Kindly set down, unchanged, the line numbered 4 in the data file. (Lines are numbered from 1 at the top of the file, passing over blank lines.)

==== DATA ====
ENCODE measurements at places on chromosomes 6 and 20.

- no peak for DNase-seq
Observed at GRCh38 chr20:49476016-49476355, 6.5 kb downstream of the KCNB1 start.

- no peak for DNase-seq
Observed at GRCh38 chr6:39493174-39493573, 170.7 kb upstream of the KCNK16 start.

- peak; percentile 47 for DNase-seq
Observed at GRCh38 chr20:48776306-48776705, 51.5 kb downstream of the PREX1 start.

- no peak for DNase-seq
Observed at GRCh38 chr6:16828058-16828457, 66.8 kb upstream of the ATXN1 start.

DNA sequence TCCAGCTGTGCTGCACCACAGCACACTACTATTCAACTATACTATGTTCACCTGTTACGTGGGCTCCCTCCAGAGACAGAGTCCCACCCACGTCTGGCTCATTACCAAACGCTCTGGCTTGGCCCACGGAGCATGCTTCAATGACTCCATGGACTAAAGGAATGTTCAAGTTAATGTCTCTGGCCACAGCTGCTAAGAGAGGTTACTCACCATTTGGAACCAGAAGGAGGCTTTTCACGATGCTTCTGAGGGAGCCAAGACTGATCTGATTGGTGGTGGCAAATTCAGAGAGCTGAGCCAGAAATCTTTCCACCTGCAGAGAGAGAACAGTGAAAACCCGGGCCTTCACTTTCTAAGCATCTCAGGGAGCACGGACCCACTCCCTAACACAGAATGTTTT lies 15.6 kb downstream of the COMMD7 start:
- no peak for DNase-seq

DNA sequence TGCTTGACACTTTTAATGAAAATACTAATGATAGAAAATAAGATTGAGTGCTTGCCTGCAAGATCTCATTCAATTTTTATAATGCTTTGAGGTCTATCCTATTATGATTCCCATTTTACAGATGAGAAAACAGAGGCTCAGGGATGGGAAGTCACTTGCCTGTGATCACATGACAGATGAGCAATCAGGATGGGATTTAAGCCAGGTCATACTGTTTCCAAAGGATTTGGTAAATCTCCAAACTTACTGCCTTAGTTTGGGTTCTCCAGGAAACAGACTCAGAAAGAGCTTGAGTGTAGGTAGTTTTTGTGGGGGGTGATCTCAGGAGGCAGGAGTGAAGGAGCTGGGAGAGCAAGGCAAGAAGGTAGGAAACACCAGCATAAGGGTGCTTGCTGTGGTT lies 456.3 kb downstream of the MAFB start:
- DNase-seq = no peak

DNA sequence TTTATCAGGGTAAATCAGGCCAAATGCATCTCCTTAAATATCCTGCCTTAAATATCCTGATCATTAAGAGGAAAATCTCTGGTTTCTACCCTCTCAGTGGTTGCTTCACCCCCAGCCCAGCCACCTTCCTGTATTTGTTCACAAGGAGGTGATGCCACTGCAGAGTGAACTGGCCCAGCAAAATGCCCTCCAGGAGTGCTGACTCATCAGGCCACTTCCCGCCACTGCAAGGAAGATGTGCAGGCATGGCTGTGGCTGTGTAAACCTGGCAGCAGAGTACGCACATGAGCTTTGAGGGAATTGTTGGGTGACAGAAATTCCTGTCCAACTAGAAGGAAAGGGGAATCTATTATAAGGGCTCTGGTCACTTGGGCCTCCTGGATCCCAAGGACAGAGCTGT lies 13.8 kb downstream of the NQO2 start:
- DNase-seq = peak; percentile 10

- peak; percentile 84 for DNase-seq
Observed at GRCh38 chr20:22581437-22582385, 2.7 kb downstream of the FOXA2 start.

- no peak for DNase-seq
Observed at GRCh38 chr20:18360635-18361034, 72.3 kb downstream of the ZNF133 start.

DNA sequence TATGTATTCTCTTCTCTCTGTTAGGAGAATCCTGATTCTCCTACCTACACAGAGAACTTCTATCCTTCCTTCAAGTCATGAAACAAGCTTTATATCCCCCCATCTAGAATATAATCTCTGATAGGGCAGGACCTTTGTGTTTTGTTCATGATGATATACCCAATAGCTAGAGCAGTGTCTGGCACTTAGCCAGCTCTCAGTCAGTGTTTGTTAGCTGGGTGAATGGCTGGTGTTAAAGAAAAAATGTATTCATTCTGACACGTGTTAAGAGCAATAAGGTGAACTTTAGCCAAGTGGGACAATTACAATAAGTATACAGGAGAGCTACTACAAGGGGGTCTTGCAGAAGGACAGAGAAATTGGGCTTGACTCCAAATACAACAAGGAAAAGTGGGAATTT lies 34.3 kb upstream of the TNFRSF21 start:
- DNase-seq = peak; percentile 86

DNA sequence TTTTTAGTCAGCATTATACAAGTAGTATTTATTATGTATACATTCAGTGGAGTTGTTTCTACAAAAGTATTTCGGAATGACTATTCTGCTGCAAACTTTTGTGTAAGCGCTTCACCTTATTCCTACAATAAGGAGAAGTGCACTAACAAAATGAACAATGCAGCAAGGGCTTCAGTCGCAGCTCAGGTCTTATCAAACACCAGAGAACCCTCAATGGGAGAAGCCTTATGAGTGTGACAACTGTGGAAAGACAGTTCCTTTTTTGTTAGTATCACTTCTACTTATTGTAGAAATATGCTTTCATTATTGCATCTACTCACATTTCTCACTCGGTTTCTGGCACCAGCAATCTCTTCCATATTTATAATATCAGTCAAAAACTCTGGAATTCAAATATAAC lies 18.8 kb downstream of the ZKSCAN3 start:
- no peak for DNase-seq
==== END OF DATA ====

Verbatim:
- no peak for DNase-seq